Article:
Warning: these are very distressing stories.
In an exclusive interview with 60 Minutes reporter Liz Hayes, set to air this Sunday, a Melbourne woman charged over the attempted murder of her son blames the disability support system for her harrowing behaviour.
After spending more than three decades caring for her autistic and epileptic son, in May last year that Yvette Nichol finally “reached breaking point” and attempted to end his life.
The 60-year-old mother pleaded guilty to attempted murder, however instead of imprisonment the Melbourne Supreme Court chose compassion and placed her on a community corrections order.
The major Liz Hayes investigation airs this Sunday on 60 Minutes. For more on 60 Minutes, visit the Extra Minutes website.
“It felt like the light had gone off and there was nothing... I felt there was nothing else out there for him." (60 Minutes)
Now, in a major investigation, Nichol breaks her silence on what drove her to the point of ultimate desperation.
“I wasn’t going to watch him suffer anymore,” she told Hayes.
Nichol’s son, who remains unnamed, was experiencing frequent and severe night terrors.
Nicol sought assistance for her son’s outbursts by contacting the National Disability Insurance Scheme. Her call went unanswered, and feeling exhausted and in despair over her son’s future, Nicol gave up.
“It felt like the light had gone off and there was nothing... I felt there was nothing else out there for him,” she said.
Nicol is sharing her confronting story with the nation in a bid to expose the system that has left so many elderly parents like her still caring for their intellectually disabled children at home, desperate for answers.
She tells 60 Minutes that a shortage of appropriate accommodation and support for children with intellectual disabilities has made it impossible to not only care for loved ones, but also plan for their future.
Who will care for these children when their elderly parents die?
'I felt there was nothing out there for him': Haunting words of a mother who tried to KILL her intellectually disabled son, 34, when she reached breaking point after caring for him for 30 years
- Yvette Nichol, 60, had been primary carer for autistic and epileptic son Brett, 34
- Nichols avoided jail and blames the disability support system for her actions
- She attempted to kill her son and take her own life in 2016 but was unsuccessful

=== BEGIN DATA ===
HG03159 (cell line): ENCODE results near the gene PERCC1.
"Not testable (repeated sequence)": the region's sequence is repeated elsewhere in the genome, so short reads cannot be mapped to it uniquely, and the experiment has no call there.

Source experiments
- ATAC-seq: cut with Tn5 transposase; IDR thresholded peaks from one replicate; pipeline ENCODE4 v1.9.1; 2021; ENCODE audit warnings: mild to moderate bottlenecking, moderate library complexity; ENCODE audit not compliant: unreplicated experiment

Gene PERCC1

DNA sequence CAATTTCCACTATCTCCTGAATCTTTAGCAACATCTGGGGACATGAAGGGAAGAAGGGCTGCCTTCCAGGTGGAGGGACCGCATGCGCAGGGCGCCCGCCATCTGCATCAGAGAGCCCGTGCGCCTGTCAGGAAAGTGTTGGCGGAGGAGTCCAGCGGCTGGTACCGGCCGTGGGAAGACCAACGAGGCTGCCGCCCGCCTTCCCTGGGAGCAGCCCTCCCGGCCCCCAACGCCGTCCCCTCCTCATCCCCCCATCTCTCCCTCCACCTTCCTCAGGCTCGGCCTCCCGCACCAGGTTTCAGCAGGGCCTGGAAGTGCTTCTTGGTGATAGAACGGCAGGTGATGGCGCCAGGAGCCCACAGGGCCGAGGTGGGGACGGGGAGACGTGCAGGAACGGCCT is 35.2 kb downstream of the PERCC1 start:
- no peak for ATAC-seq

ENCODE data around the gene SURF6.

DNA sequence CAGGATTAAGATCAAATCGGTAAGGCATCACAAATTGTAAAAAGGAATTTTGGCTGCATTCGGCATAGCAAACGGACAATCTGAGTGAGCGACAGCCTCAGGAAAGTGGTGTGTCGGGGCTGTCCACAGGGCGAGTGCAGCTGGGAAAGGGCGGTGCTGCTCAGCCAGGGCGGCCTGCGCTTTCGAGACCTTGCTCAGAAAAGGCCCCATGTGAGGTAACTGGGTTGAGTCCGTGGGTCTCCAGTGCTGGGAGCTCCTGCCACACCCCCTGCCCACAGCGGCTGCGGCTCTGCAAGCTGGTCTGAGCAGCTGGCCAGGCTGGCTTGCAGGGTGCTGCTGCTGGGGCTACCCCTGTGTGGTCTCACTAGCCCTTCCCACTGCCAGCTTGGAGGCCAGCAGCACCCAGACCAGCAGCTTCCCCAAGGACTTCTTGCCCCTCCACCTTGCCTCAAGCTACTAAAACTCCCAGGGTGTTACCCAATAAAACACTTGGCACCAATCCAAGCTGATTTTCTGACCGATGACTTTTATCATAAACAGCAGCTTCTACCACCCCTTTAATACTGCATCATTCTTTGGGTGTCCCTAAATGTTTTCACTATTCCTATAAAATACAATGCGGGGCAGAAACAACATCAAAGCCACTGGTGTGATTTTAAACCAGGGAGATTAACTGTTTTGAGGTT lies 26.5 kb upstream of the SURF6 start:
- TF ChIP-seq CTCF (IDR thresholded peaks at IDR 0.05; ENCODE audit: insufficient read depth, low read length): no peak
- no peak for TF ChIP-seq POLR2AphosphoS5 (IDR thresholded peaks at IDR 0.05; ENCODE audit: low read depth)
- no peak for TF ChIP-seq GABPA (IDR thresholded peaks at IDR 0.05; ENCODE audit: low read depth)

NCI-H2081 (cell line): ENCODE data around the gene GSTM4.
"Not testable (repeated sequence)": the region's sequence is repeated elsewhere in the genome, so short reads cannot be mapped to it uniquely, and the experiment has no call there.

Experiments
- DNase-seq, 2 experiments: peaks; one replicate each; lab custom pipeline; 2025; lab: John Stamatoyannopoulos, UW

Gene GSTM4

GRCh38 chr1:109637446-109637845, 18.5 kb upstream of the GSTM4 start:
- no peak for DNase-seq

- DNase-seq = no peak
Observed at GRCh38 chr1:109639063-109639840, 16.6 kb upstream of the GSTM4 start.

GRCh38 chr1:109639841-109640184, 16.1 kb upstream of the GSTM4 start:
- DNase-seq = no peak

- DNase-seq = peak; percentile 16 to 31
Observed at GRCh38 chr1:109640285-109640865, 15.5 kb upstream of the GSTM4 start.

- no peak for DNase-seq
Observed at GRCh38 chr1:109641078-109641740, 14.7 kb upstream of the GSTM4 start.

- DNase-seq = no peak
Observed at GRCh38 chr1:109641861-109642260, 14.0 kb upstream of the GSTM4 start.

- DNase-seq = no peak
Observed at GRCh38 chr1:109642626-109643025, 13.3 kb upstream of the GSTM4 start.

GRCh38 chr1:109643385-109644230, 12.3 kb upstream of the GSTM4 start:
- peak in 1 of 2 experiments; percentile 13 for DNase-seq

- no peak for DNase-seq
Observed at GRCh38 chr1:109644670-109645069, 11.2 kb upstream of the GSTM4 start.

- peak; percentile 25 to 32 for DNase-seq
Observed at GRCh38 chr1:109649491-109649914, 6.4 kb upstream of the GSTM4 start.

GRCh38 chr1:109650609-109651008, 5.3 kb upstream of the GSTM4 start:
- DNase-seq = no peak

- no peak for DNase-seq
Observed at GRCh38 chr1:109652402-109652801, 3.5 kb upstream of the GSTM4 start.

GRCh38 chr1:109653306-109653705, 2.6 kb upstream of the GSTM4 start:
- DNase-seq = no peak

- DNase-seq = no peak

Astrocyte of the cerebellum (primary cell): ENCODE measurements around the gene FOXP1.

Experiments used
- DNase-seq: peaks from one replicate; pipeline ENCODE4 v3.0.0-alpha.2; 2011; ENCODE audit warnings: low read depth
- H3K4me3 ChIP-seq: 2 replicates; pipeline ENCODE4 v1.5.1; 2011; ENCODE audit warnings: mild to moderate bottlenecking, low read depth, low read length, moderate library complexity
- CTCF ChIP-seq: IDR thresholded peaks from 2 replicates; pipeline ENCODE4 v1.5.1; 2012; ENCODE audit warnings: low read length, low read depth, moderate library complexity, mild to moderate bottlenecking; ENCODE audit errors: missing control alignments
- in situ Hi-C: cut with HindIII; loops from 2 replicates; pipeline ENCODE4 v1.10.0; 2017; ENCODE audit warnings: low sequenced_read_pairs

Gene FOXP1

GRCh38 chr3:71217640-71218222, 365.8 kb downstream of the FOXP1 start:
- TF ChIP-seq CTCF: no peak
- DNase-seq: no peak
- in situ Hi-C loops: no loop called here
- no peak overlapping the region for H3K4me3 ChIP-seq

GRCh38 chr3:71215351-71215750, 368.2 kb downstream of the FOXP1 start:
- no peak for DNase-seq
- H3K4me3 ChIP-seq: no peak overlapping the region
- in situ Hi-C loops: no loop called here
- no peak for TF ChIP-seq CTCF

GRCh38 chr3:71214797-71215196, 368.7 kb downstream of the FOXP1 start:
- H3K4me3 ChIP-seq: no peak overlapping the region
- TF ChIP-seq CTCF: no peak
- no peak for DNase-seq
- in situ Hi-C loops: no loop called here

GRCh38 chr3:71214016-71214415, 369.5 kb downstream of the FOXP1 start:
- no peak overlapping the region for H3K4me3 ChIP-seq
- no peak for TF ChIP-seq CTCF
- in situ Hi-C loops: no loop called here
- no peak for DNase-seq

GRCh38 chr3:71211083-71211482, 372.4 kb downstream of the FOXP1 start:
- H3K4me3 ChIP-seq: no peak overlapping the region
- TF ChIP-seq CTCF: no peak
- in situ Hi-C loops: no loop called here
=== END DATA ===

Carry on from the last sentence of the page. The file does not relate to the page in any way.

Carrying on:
- Ms Nichol is rebuilding her life and hopes to be reunited with her son one day
A mother who reached 'breaking point' after three decades caring for her autistic son has relived the night she attempted a murder-suicide with her disabled son.
Yvette Nichol avoided jail after she attempted to murder her autistic son at their Melbourne home two years ago.
The 63-year-old mother pleaded guilty to attempted murder but was placed on a community corrections order.
Yvette Nichol, 60, avoided jail time after she attempted to murder her disabled son. She blames the lack of disability support system drove her to 'breaking point'
She now has feelings of shame and remorse for her actions, which she says will take a long time to overcome.
'We were going together and I wasn't leaving him behind,' she told 60 Minutes on Sunday night's episode.
'No mother or father should should go through what I went through, none.'
Ms Nichol had been the primary carer for her autistic and epileptic son Brett, 34, for all his life until she tried to kill him and herself at their Eltham North home in May 2016.
'I was very tired and not realising,' she said.
'It felt like the light had gone off and there was nothing... I felt there was nothing else out there for him.'
Her marriage broke down a year earlier and she reached out for help from authorities but was getting little support.
She blames the disability support system for her behaviour after her calls to National Disability Insurance Scheme went unanswered.
Brett had harrowing night terrors, and these had been getting more frequent and severe in the years leading up to the incident.
After writing apologetic letters to her loved ones, she attempted to take her life and that of her son.
'I can't do this anymore, I can't watch him suffer,' Ms Nichol said.
But she woke and so did he, and feeling regretful, called an ambulance.
'I just said what I'd done and to send help as soon as possible,' she said.
At the time of the incident, Nicol was badly sleep-deprived and depressed, her lawyer Tim Marsh said.
'She acted in love, not in anger, hatred or desire to gain,' Mr Marsh said.
Ms Nichol shared her story with Australia to expose the system that has left so many elderly parents still caring for their intellectually disabled children at home.
Like Wilf, 90, and his wife Faye, 88, who have been trying to find a home for their intellectually disabled son Rodney since the 1980s.
They are still looking for a place today and had this plea for Federal Social Services Minister Dan Tehan.
'We're just about ready to die and we've got a 60-year-old son. What's going to happen to him?' Wilf said.
'How would you feel if you were in the same boat as us? There's no escaping death. We're being pushed to the point of desperation.'
Yvette Nichol avoided jail after she attempted to murder her autistic son in their Melbourne home in May last year
Ms Nichol had this advice for other parents struggling to care for their disabled adult children.
'Scream, call every service possible and tell them you're not coping,' she said.
Ms Nichol is now trying to rebuild her life and hopes to be reunited with her son one day.
'It's taken a long time, I've cried an ocean of many tears,' she said.
'I'm different, not the same person. But I know there's hope and there's a future for my son and me. That hopes comes from surviving this and knowing that I've got the fight in me now to make a difference.'
Readers seeking support and information about suicide prevention can contact Lifeline on 13 11 14. Suicide Call Back Service 1300 659 467.